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On page 42 of 'Evans-Gariepy, Measure theory and fine properties of functions' it's stated and proved this theorem: let $\mu$ and $\nu$ be Radon measures on $\mathbb{R}^n$. Then $\nu=\nu_{ac}+\nu_s$ where the first is absolutely continuous respect to $\mu$ and the second is singular respect $\mu$.

Furthermore the derivative $D_{\mu}\nu=D_{\mu}\nu_{ac}$ and $D_{\mu}\nu_s=0 \; \mu-a.e$. Up to this everything is ok and proved, but then is stated a consequence not proved (because it seems obvious) but I don't understand: $\nu(A)=\int_{A}D_{\mu}\nu_{ac} d\mu+\nu_s(A)$. Why is there the term $\nu_s(A)$?

I thought this: $\nu(A)=\int_{A}D_{\mu}\nu_{} d\mu =\int_{A}D_{\mu}\nu_{ac} d\mu+\int_{A}D_{\mu}\nu_{s}d\mu=\int_{A}D_{\mu}\nu_{ac} d\mu$

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You almost have the answer already. $\nu(A) = \nu_{ac}(A) + \nu_{s}(A)$, and $\nu_{ac}(A) = \int_A D_\mu \nu_{ac} d\mu$. You wrote $\nu_s(A) = \int_A D_\mu \nu_s d\mu$, but this is not in general true, because the fundamental theorem of calculus (equality) doesn't hold for $\nu_s$ singular with respect to $\mu$. You can only say that $\int_A D_\mu \nu_s d\mu \leq \nu_s(A)$. – Nicholas Stull Apr 20 '12 at 12:40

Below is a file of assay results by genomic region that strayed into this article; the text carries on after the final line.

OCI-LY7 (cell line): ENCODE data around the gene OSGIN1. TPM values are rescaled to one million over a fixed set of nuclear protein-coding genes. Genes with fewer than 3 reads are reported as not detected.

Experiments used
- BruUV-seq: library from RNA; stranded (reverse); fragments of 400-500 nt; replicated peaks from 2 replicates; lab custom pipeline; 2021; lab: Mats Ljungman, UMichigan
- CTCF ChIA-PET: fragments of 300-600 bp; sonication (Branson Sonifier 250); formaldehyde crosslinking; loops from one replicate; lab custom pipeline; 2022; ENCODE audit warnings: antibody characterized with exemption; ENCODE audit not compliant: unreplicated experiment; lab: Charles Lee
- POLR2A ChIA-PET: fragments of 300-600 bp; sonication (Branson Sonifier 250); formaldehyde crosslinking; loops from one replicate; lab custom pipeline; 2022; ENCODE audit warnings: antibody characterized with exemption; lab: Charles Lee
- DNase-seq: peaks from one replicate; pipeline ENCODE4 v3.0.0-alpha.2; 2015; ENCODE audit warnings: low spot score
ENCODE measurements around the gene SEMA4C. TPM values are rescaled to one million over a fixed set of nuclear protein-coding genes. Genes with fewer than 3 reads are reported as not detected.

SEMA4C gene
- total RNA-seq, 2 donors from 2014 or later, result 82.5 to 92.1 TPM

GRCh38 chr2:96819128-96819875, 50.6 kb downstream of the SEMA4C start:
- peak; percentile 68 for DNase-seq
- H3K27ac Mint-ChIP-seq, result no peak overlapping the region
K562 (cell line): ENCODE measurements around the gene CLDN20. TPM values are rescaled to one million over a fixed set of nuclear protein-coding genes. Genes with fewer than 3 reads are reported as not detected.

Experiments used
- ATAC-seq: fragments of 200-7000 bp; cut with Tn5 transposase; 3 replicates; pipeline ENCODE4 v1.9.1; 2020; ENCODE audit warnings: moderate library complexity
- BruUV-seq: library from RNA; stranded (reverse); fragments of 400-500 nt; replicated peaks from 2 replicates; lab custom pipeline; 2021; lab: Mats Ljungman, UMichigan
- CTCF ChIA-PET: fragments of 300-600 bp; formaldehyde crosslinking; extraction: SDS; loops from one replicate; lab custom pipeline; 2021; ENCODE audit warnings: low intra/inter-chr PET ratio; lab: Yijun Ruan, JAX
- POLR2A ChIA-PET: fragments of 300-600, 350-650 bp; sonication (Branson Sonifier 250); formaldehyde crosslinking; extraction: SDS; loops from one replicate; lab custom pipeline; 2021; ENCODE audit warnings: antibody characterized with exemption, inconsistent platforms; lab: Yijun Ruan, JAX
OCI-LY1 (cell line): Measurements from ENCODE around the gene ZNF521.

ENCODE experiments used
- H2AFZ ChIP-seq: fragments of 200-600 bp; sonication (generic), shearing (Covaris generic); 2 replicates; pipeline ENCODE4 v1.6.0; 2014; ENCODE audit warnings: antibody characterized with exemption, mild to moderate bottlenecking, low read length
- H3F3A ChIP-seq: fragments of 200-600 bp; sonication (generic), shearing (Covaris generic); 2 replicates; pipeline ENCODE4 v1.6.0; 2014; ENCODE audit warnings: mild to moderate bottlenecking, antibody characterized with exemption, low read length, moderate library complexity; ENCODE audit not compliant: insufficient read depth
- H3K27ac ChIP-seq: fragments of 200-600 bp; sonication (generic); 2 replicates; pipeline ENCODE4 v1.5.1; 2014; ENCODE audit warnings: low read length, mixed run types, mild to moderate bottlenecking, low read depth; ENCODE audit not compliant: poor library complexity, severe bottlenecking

Ok, thanks i got it – balestrav Apr 20 '12 at 12:44
No problem. I wasn't sure if I had explained it well, but this was the argument that came to mind. – Nicholas Stull Apr 20 '12 at 12:46
up vote 1 down vote accepted

Think about $\nu_{ac}$ the Lebesgue measure and $\nu_s$ the counting measure.

For the computation $\int_{A} d nu = \int_A d \nu_s + \int_A d \nu_s = \int_A D_\mu \nu_{ac} d \mu + \nu_s(A)$, but

In general $$ \int_A d \nu_s \neq \int_A D_\mu \nu_{s} d \mu = 0.$$

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